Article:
Verizon, which has bet its network, marketing and reputation on its aggressive and nearly complete 4G LTE rollout, sees Apple's iPhone 5 rollout as the beginning of the end for 3G usage.
Speaking at the Goldman Sachs Communacopia Conference Thursday, Verizon CFO Fran Shammo said that he expects 3G usage on his network to decline was the iPhone 5 rolls out. Verizon then plans to allocate more spectrum to 4G services.
"With the launch of the LTE iPhone, usage on 3G will start to decline, so we will be able to reappropriate that spectrum over 4G," said Shammo.
As previously noted, Verizon stands to gain a lot with the iPhone 5 launch. For starters, Verizon has the best LTE coverage in the U.S. so far (a fact it will tell you every few minutes). AT&T's LTE build out is humming along, but Verizon will have LTE coverage as thorough as 3G in 2013.
For Verizon, this migration to LTE is huge. First, customers will gobble up more data. Second, LTE networks are more efficient than 3G. Verizon wins on both counts.
Shammo didn't talk iPhone 5 preorders, but did add that Verizon will push its LTE advantage. He said:
I think the iPhone is a great product. Apple is a great partner of ours. They help us build our business and, look, I think if you look at this strategically I don't think anyone can dispute that Verizon Wireless is an absolutely a strategic advantage when it comes to LTE.
So when you look at their coverage which is more than two times all the other carriers combined and if you look at some of the press that has come out where they've tested the phones, I think it is pretty evident that the Verizon Wireless LTE Network is superior to everybody else. And that means something to people because when you want that coverage, you have it and we've invested a lot in LTE and I think we have a strategic advantage.
The LTE advantage is going to be interesting to watch in the U.S. Over the next few months, Verizon clearly has an edge.
Sprint CEO Dan Hesse outlined the advantage on Wednesday at the Goldman conference. He said:
We believe we will be successful selling LTE devices. By the way, we've sold 1 million LTE devices already, Sprint has. 90% of them have been, if you will, the Galaxy 3 and the Evo So customers are buying LTE devices even though we're just beginning to roll out LTE because they're interested in unlimited and they're signing two-year contracts and they believe LTE is coming. So I'd rather, over that two-year period, get a good deal, get a good service plan, get a good rate plan, beyond unlimited, and LTE will come. That being said, on a temporary basis, there is an advantage that Verizon in particular will have, when it has an advantage in LTE footprint because that's temporary.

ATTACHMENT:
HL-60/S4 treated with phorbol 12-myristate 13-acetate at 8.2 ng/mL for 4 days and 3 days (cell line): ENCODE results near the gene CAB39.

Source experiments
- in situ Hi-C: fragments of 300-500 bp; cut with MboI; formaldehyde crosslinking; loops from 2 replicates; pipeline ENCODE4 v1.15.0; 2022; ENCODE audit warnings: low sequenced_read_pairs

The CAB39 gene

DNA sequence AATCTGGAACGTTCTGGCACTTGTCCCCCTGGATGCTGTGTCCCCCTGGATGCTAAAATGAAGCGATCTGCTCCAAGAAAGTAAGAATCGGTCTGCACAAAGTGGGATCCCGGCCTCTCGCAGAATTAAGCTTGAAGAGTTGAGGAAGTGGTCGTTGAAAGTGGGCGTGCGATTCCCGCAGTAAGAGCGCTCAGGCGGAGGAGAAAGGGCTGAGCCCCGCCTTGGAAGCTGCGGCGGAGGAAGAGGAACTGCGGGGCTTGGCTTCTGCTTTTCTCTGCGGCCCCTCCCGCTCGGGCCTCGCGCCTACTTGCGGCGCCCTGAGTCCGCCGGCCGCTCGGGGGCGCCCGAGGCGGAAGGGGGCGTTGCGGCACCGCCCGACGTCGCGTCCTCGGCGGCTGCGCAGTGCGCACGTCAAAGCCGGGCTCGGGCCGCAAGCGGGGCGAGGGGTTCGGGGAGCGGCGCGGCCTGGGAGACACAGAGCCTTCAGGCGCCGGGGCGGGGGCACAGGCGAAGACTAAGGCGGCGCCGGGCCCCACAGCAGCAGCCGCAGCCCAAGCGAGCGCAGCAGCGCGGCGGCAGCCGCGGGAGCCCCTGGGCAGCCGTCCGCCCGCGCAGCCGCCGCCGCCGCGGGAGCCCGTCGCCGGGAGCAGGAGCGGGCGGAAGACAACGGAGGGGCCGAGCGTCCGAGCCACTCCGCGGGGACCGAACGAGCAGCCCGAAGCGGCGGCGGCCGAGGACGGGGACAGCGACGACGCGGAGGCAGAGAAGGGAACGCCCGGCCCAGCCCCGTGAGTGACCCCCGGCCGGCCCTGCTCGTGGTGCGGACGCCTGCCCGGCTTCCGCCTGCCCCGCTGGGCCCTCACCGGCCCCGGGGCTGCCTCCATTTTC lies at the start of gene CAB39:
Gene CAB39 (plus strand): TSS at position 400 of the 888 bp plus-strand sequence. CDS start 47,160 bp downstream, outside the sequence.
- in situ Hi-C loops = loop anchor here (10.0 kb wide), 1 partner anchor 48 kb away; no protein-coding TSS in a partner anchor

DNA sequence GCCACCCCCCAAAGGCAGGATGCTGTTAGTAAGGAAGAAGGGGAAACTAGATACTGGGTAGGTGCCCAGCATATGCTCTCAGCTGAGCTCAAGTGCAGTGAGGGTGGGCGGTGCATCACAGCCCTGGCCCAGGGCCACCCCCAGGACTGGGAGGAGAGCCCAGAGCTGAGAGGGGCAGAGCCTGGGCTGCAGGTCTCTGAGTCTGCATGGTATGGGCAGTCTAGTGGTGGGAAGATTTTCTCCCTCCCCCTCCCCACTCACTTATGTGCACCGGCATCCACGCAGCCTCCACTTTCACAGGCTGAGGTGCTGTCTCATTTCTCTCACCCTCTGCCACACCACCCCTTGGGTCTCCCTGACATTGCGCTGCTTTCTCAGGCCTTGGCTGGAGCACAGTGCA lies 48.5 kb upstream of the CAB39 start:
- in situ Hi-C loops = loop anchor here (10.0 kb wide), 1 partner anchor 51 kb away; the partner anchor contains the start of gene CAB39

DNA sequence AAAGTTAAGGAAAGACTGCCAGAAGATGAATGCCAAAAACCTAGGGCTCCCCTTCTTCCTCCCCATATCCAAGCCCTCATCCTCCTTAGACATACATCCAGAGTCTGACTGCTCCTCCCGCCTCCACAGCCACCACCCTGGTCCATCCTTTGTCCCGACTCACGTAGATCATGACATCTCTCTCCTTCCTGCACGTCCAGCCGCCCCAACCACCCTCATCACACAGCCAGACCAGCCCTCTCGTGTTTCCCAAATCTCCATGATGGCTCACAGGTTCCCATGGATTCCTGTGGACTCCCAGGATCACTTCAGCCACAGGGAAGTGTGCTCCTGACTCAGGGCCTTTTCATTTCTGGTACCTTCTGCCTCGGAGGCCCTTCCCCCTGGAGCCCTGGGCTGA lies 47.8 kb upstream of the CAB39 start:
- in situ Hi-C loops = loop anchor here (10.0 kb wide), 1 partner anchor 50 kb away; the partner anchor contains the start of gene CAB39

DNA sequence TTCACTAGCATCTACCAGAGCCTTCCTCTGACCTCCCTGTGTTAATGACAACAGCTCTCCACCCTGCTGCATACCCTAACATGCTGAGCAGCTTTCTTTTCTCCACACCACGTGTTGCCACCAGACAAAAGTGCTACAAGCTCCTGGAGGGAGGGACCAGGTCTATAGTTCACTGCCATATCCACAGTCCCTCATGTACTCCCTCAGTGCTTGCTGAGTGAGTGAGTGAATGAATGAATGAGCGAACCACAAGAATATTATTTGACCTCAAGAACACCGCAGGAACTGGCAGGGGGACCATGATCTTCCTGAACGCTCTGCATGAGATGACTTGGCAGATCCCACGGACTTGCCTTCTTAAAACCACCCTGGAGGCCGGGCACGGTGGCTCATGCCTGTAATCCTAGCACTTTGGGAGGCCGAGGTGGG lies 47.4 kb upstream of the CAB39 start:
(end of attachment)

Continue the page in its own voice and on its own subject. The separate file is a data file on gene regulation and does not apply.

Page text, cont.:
AT&T CEO Randall Stephenson definitely wasn't going to concede an LTE edge to Verizon. He said:
The LTE build is coming along very well, very pleased with how that has gone. In fact, I would tell you the LTE build, we have done a lot of technology rollouts in my career, in my 30 years in this industry. This has been probably the best technology rollout that we, as a company, have done and I am feeling really good about the product, the service and the rollout itself.
Now that the iPhone 5 is launching, this carrier battle over who has the best 4G will play out around the world. In the United Kingdom, EE has the jump on LTE and for a bit will be the only carrier to be able to offer a 4G iPhone 5. The upshot is that the iPhone 5 launch will accelerate the global LTE rollouts that were jump started by Android devices.
Here's a look at the LTE developments globally:
- Brits to get iPhone 5 with 4G on EE's new network
- Vodafone Hutchison Australia switches on '3G+' upgrades
- iPhone 5 launch piles 4G pressure back on Ofcom
- Will Australia's 4G pass the iPhone 5 test?
- iPhone 5, meet Europe: Where 4G really means 3G, LTE is scarce
- O2 pushing for faster 4G rollout
- Hong Kong 4G traffic to overtake 3G in 2013
- Verizon could cement LTE lead with iPhone 5
- Apple's iPhone 5 upgrade cycle secured with global LTE, 4G support